12/10/2013 7:22PM

Racing symposium: Attracting and retaining fans the focus on opening day


TUCSON, Ariz. -- A perennial question raised at the University of Arizona Symposium on Racing and Gaming, the largest conference of its kind in the U.S., is how the industry should market to its current and potential fans, and this year was no exception. That question has taken on more urgency since 2008, when handle numbers cratered immediately after the recession, and even though handle numbers have stabilized over the past two years, annual wagering on U.S. races is still nowhere near the 2003 highwater mark of $15.2 billion (it was $10.9 billion last year, unadjusted for inflation).

Marketing to attract and retain fans was brought up in all four topic-related panels on Tuesday, the opening day of the three-day conference. Chris Kay, the new chief executive of NYRA, said the focus should be on creating a new “guest experience” at racetracks and marketing specifically to women. Participants on separate panels sparred on whether racing should focus on its horses or the overall attraction of a unique, competitive betting game. And a panel of horseracing tournament players, all male, said explicitly, and without exception, that the game’s best way to attract and retain its fans is to get them to experience the thrill of winning a carefully calculated bet.

The tournament players included Michael Beychok, the winner of the 2012 National Handicapping Championship (the DRF is a sponsor and co-administrator of the tournament), and Christian Hellmers, the runner-up the past two years at the Breeders’ Cup Betting Challenge, a $10,000 buy-in tournament, both horseplayers with years of experience in the game. Both pointed to another panelist, however, as evidence that tournaments and internet sites could take the place of the live racetrack as the sport’s best way to introduce a new fan to the game.

The panelist was Matt Bernier, who first qualified for the 2013 NHC when he was 23. He said he was introduced to the game one day when “sitting around at his parents' house channel surfing” and found Television Games Network.

“I remember that I instantly wanted to know why a horse was 10-1 and why a horse was 3-1,” Bernier said. “This was before I knew anything about past performances.”

He said he began researching the game on-line, and he won the very first handicapping tournament he entered, which happened to be an NHC qualifying tournament. (In case you think there’s a storybook ending, he was crushed at the 2013 tournament.)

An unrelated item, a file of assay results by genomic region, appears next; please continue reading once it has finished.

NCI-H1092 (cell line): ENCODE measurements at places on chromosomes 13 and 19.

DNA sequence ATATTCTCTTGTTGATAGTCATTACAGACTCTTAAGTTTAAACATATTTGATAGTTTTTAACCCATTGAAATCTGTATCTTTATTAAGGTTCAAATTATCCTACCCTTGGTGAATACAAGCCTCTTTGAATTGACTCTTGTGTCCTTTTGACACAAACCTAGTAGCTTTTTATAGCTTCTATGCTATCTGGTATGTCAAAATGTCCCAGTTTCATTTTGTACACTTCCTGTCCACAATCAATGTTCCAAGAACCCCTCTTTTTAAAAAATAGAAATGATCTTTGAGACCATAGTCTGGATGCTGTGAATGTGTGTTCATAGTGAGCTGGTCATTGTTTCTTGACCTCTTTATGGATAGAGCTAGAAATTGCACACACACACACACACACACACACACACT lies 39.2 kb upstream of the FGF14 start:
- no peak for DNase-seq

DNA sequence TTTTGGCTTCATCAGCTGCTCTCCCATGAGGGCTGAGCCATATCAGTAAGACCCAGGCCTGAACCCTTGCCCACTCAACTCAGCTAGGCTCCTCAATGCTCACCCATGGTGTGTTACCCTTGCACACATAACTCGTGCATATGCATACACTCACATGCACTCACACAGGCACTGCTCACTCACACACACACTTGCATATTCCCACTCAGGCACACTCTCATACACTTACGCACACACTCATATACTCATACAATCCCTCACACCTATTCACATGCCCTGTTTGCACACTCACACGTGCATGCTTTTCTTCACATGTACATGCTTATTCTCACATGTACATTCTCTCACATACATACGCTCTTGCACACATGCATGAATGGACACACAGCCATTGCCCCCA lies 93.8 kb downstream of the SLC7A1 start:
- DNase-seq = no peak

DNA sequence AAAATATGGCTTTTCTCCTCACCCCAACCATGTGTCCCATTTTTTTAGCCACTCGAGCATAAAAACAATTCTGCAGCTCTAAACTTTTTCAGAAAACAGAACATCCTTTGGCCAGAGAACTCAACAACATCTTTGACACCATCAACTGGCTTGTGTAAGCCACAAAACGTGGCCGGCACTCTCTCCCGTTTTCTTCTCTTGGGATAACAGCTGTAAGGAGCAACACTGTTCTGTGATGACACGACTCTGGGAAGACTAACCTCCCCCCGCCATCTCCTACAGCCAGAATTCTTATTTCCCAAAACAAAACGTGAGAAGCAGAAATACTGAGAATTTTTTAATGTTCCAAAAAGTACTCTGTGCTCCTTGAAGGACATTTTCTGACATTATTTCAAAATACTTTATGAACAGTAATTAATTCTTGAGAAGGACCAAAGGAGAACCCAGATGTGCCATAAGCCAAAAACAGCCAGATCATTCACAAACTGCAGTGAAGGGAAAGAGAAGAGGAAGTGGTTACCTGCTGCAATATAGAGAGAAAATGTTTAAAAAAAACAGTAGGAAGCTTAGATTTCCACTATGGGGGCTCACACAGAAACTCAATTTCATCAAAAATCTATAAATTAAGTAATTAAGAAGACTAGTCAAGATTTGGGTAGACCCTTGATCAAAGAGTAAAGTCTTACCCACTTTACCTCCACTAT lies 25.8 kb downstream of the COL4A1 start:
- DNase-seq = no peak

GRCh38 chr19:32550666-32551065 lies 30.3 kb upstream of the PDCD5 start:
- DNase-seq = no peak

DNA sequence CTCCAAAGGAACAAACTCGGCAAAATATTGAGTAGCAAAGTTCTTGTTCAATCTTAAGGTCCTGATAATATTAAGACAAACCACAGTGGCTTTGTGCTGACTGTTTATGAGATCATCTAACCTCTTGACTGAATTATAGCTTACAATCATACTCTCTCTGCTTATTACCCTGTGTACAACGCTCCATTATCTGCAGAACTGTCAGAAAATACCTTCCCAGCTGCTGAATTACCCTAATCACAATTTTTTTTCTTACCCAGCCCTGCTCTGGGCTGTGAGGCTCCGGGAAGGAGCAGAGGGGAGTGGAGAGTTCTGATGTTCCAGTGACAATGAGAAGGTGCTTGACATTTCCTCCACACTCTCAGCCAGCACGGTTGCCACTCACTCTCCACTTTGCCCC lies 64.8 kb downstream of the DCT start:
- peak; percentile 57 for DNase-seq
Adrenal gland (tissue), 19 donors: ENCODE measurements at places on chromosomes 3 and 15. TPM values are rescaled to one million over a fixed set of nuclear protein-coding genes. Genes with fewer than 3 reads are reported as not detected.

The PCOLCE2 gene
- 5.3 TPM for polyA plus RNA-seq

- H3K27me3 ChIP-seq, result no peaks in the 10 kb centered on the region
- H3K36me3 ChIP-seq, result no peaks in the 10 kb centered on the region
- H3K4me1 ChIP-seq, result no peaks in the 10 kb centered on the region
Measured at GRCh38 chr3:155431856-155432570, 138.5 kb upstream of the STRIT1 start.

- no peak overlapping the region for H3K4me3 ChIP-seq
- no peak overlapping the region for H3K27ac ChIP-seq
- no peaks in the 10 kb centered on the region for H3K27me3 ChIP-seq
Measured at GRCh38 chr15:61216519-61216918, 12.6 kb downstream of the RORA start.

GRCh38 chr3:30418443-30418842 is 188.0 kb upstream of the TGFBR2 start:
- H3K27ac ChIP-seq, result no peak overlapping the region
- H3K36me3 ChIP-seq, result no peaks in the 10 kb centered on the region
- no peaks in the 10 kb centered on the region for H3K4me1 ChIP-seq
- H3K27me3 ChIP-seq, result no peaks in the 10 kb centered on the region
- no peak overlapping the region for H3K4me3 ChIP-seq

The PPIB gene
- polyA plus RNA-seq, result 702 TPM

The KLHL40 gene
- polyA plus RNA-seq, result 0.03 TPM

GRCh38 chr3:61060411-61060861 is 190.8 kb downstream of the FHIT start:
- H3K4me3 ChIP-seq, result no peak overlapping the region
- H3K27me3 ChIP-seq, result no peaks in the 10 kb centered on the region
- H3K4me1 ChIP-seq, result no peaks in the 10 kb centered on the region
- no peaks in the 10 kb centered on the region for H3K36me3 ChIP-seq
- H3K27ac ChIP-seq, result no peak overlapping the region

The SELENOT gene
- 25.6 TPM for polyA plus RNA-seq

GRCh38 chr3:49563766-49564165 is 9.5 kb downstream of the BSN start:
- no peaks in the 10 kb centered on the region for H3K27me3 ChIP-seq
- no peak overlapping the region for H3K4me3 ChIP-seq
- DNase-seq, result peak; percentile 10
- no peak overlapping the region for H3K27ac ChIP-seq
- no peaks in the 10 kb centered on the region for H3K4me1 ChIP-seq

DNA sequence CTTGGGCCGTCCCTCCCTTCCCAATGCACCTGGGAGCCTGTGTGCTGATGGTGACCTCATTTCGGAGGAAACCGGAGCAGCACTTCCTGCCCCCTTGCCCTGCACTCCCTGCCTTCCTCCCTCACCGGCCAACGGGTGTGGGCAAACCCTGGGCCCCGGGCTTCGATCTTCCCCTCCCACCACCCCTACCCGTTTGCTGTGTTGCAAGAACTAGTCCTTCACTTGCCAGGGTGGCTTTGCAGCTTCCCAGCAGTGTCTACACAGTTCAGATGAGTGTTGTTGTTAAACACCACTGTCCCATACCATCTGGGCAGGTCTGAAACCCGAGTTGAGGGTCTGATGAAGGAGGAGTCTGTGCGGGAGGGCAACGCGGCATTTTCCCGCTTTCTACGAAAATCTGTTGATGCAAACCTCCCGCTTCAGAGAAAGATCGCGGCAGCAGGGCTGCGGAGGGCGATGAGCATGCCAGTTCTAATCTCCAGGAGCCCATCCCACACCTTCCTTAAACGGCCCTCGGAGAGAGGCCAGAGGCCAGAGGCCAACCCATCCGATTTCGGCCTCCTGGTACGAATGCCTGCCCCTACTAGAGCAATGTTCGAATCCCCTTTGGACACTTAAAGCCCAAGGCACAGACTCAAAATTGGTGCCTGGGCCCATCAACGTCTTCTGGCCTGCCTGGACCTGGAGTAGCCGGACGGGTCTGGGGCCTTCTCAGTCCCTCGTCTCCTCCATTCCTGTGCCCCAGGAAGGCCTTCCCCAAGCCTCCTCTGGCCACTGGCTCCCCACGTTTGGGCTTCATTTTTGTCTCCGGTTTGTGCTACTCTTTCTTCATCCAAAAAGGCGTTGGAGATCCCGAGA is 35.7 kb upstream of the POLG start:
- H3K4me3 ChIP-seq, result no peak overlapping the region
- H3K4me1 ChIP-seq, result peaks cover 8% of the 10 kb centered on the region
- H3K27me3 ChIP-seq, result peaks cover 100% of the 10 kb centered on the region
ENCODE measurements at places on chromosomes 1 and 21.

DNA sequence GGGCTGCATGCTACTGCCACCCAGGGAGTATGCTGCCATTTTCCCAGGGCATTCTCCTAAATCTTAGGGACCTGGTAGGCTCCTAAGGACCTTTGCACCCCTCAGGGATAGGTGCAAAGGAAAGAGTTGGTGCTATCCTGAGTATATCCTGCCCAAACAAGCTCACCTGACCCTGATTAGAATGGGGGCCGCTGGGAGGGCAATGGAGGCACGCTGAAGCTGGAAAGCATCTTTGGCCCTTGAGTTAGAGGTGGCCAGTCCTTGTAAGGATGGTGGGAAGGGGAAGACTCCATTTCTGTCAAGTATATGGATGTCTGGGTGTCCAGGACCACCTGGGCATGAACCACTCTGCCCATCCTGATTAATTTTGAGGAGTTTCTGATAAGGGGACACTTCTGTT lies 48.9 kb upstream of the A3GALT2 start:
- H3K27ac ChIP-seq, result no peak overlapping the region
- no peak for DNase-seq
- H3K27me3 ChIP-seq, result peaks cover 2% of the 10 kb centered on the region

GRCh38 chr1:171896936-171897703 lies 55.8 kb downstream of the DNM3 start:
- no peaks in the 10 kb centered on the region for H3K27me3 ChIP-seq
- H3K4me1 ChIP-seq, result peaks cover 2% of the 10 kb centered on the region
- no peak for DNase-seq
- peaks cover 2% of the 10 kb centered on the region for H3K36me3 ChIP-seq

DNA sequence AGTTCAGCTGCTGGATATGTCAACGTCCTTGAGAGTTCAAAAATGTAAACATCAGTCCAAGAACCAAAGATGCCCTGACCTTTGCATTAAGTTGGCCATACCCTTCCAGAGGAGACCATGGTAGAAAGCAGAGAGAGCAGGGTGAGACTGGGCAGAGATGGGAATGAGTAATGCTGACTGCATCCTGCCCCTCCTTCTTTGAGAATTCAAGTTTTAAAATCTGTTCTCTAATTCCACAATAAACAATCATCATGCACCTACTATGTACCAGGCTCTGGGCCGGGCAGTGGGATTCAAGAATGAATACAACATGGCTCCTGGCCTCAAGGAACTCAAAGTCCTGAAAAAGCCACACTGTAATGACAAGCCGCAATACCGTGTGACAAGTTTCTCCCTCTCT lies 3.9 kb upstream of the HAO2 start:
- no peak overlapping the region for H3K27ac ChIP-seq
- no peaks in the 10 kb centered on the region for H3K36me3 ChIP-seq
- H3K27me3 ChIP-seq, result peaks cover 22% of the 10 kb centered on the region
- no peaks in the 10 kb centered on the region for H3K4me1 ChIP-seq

“This is the guy that we need to get to the tracks, to the OTBs, to wherever we’re wagering,” said Beychok. “He’s young, he smart, he’s got disposable income.”

In one way, at least, Bernier is the typical horseplayer. He’s male. Keith Chamblin, the NTRA official who runs the association’s tournament program, said that a survey conducted by the association revealed that 95.4% of tournament players are men. Nearly 90% are over 40, the vast majority have at least some college education, and income skews far higher than the national average, according to Chamblin.

Perhaps that’s why Kay – and so many others before him – have said that racing must do much more to attract both young people and women, since they are so underrepresented among the sport’s most earnest players. Specifically, Kay said that NYRA was going to attempt to market to women who control a family’s budget, using data that show that most families’ retail and vacation decisions are controlled by women, something he learned during his time at Toys ‘R’ Us and Universal Parks and Resorts.

But the data also beg another question: If the vast majority of racing’s handle is provided by older men (studies have shown that older men also provide upwards of 90 percent of all betting handle), and racing is currently attractive to only a small minority of that segment of the population (2 to 5 percent, depending on what survey you read), shouldn’t the vast majority of racing’s limited marketing budget be devoted to targeting the market segment that is most likely to play the game at a high level and provide it with the revenues to expand its efforts?

The flip side of the argument is that racing has much to gain by targeting the enormous segments of the population that have not shown much interest in betting. But the original question, which is not a particularly politically correct one to ask, perhaps deserves discussion as well, at least for the sake of argument, if not for the sake of devil’s advocacy.